QUAD has been thrust into the global spotlight. The four-nation alliance – comprising Japan, Australia, India, and the United States – has come under scrutiny as tensions between China and its neighbors continue to mount. Some have even gone so far as to label QUAD an “Asian NATO.” But what is QUAD, and can it be seen as a military bloc? This article will take a closer look at QUAD and its aims.
What is QUAD, and why was it formed?
QUAD stands for the Quadrilateral Security Dialogue. It is an informal strategic dialogue between the four nations, established in 2007. QUAD was formed out of shared concerns about China’s rise and its implications for regional security. QUAD has taken on greater significance in recent years as tensions between China and its neighbors have risen.
QUAD’s aim is to promote stability in the Indo-Pacific region. The four countries are committed to democracy, the rule of law, and respect for international norms. QUAD is not a military alliance and does not have a formal structure or membership.
QUAD Lastest Talks
The top leaders have met four times in less than two years. The steady decline in each Quad nation’s bilateral ties with China in the past few years has given it a new push.
The factors that have led to poor relations between China and India can be traced back to when China began constructing ports in the Indian Ocean. It is suspected that China built these ports in order to surround India’s military and protect Beijing’s crucial shipping lanes that lead straight to the South China Sea. The United States has taken the lead in challenging China’s sovereignty over this waterway, where 1/3 of global shipping passes.
India and China share a border that is over 2,000 miles long. The two countries have been arguing about the border for over 80 years. They even went to war about it in 1962, ending in a deadlock that continues today. The border region is mountainous; therefore, precise boundaries are difficult to establish, and crossings are too frequent. China has deployed extra troops to the border as an indication of its growing military presence. India has accused China of conducting military drills, which it claims violates the Sino-Indian agreement.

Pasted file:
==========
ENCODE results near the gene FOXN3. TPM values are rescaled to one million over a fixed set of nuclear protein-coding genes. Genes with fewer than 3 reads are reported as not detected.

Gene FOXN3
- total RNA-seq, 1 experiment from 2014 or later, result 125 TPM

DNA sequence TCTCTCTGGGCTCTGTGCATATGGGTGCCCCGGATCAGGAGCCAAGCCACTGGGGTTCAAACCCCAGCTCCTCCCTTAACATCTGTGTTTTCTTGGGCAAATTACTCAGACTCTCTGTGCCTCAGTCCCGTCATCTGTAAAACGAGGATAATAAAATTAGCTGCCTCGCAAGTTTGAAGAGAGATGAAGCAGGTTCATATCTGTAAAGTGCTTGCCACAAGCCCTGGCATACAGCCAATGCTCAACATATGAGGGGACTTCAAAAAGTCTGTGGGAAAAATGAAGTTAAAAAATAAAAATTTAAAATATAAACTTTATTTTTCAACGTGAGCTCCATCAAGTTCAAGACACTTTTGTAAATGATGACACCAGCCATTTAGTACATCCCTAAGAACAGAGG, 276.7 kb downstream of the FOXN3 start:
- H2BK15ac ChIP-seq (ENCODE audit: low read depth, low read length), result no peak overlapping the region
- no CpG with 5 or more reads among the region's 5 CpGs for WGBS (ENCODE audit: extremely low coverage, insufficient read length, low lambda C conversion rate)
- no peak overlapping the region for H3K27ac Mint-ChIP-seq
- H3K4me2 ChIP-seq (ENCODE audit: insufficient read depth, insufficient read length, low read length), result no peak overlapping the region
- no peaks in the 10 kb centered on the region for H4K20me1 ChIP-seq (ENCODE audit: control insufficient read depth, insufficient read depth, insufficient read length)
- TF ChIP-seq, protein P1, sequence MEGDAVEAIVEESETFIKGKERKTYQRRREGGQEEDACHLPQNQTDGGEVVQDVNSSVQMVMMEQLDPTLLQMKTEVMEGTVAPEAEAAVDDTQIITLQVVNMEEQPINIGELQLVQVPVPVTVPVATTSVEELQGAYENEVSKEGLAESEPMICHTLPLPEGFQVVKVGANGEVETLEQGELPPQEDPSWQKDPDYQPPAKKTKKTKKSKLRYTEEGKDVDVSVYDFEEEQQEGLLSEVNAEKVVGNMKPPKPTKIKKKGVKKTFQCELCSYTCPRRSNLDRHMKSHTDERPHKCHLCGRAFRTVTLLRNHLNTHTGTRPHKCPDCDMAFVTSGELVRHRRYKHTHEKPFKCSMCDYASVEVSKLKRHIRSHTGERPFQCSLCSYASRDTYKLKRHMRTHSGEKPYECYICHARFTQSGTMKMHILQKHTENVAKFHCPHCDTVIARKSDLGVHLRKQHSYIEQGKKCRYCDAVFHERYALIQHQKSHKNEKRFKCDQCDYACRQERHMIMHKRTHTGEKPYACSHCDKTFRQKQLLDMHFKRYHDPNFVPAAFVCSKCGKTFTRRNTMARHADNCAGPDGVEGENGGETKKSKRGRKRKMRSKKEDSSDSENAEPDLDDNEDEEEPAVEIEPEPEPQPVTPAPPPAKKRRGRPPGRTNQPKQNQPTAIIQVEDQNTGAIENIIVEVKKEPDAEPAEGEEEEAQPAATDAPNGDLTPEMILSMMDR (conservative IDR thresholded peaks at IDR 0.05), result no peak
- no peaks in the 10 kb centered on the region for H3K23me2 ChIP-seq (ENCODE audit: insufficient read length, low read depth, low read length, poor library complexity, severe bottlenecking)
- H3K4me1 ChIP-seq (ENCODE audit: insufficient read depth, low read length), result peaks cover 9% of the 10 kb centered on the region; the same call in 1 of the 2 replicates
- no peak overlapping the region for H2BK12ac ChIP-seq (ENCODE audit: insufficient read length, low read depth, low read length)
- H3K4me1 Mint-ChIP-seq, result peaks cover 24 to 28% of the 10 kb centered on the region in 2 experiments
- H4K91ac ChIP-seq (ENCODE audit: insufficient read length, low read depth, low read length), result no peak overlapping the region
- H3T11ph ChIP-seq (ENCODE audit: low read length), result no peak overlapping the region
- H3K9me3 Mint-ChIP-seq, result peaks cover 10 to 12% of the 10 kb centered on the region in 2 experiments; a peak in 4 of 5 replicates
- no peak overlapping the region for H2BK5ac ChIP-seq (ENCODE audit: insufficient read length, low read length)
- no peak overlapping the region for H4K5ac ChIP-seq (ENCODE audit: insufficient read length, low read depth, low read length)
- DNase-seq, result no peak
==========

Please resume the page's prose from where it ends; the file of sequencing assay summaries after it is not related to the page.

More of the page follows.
Beijing is investing heavily in developing its navy, and the recent security agreement with the Solomon Islands has worried Australia. According to a leaked draft of the agreement – which was verified by the Australian government – Chinese warships would be allowed to dock on the islands and Beijing to deploy security forces “to assist in maintaining social order.” Japan has grown warier of what it considers “frequent intrusions” from the Chinese navy.
QUAD has several operational working groups, including cybersecurity, health, infrastructure, and education. However, they have not yet spoken about any defense cooperation. Likely, they will soon announce a joint strategy to tackle illegal fishing in the Indo-Pacific region aimed at China.
The US has formed an alliance with “like-minded” nations to halt China’s dominance in the region. Despite this, the QUAD has never outright confronted China, but they have undoubtedly perceived the message. The US Navy Admiral Philip Davidson called the QUAD the diamond of democracies in the Indo-pacific. Beijing has criticized the US policies and said it pushes a cold-war mentality.
China is the largest trade partner for all 4 members of QUAD. This gives Beijing a lot of power to make decisions affecting each country’s economy. QUAD has the military power to control the seas, but is it willing to risk economic stability to stop China’s growth?
Can QUAD be considered an Asian NATO?
While QUAD shares some similarities with NATO, there are also important differences. QUAD is not a military alliance and does not have a formal structure or membership. On the other hand, NATO is a formal military alliance with a clear hierarchy and chain of command. QUAD also does not have the same level of integration as NATO. The four countries in QUAD are at different development stages and have different priorities. As a result, QUAD is unlikely to become a formal military alliance in the near future.